Torn Birch
Effigy [CS; VAALD]

The triangular relationship between creator, created and consumer can be a troubled one. Artists have fan bases, blind followers; the kind of person who will defend any piece of music that has a specific name attached to it. But take away that creators identity and the whole system gets uncomfortably imbalanced; trepidation suddenly seems a necessity as we expose ourselves to something without knowing how it will affect our body.

Torn Birch is just such an uncomfortable space. It’s an “anonymous” project, part of the first batch of tapes released months ago on Hooker Vision’s noisy bastard child VAALD. We don’t know who created the cold slivers of black and white noise or who’s screams are sprinkled among the guitar, electronics, and muffled field recordings of Effigy’s five tracks. The facelessness of it allows for an amount of displacement; they can be the listener’s screams, they can be internalized anguish given form on a black 30 minute cassette. The nebulous origin of the sounds allows us to personalize them; eliminate the names and faces and they become our own to play, absorb, rewind, mull over, masticate, flip-over, ponder, breathe and sleep to.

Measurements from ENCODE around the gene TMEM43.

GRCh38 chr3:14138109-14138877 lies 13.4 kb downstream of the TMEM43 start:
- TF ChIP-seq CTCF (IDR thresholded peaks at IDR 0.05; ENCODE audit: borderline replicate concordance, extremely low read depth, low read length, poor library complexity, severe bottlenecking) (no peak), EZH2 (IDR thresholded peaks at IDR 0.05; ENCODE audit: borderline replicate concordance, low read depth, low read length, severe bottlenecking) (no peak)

Finding out that Jim Haynes, Ryan McGill or Grant Evans himself is disgorging these primal growls would add it nicely to their oeuvre; put it next to one of their tapes on your shelf, it’s a comfortable enough place. But if it’s just a name and a title suddenly it does not fit so neatly; maybe it fits better on a bedside table or stacked, easily accessible, on the top of the bookcase. The simple design of the case becomes a puzzle and it seems to find its way back into your fingers, turned over and over, disassembled looking for clues to its origin or trajectory. Unable to compare it to other releases by the same artist, we are forced to listen with fresh ears, trying to pick up on stylistic tendencies or clues to whose hands are on the instruments. The mystery becomes part of the allure, and in that perhaps it is not worth solving.

Links: VAALD


Cerberus seeks to document the spate of home recorders and backyard labels pressing limited-run LPs, 7-inches, cassettes, and objet d’art with unique packaging and unknown sound. We love everything about the overlooked or unappreciated. If you feel you fit such a category, email us here.

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